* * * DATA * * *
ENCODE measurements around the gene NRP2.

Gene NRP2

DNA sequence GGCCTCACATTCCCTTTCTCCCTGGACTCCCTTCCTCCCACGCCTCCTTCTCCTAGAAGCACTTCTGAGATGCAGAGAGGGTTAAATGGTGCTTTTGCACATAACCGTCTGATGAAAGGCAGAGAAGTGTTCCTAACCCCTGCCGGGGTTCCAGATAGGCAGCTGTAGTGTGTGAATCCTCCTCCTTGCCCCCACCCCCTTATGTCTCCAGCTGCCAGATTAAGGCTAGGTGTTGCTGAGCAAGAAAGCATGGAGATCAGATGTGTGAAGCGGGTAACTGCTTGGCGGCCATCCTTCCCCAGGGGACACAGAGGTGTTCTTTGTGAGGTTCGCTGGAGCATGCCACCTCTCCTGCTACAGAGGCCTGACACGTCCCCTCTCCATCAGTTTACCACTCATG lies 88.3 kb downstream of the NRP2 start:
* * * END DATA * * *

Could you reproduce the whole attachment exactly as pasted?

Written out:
ENCODE measurements around the gene NRP2.

Gene NRP2

DNA sequence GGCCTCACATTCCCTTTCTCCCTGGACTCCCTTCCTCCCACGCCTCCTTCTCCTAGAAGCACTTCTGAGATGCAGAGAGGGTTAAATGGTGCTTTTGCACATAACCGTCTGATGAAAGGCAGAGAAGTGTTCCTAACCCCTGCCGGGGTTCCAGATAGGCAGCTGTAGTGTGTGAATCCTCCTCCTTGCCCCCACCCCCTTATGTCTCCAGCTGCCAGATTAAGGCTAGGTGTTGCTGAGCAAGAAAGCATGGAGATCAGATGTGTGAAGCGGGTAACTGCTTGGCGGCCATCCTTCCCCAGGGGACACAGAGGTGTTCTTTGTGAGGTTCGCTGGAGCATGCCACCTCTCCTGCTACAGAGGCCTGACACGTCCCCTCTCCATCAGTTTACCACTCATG lies 88.3 kb downstream of the NRP2 start: